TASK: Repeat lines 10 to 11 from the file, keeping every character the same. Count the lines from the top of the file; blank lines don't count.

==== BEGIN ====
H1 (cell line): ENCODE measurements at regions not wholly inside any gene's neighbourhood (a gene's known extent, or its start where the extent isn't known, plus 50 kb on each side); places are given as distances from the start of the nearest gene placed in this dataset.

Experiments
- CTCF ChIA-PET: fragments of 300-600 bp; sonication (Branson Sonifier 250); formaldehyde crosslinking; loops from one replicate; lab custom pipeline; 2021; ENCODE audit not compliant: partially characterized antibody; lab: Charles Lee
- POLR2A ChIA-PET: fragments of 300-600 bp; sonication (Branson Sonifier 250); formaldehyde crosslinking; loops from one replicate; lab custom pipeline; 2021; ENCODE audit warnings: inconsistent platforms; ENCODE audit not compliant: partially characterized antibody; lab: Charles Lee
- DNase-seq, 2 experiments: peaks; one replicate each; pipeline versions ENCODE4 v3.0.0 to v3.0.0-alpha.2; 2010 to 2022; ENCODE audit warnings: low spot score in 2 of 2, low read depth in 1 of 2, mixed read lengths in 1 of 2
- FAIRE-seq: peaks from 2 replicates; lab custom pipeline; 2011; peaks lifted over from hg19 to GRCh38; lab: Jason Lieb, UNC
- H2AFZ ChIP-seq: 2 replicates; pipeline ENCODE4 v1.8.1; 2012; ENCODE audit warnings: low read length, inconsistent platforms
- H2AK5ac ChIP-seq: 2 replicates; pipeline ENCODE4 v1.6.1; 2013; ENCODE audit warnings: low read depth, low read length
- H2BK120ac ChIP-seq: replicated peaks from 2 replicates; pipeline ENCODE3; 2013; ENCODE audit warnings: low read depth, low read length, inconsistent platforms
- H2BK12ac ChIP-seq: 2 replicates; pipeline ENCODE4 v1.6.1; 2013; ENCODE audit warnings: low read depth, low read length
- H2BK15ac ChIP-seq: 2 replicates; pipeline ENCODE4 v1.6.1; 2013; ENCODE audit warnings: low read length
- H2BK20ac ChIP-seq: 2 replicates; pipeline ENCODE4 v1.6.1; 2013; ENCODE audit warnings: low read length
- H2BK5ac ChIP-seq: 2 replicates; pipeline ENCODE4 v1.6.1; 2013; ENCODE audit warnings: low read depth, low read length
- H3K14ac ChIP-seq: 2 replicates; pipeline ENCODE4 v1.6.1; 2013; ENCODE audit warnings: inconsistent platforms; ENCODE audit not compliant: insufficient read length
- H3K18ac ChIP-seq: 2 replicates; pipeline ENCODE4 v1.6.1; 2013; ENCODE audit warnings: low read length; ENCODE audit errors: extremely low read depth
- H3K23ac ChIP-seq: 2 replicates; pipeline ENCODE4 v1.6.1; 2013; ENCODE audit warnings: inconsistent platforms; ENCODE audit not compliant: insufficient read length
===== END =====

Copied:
- H2BK12ac ChIP-seq: 2 replicates; pipeline ENCODE4 v1.6.1; 2013; ENCODE audit warnings: low read depth, low read length
- H2BK15ac ChIP-seq: 2 replicates; pipeline ENCODE4 v1.6.1; 2013; ENCODE audit warnings: low read length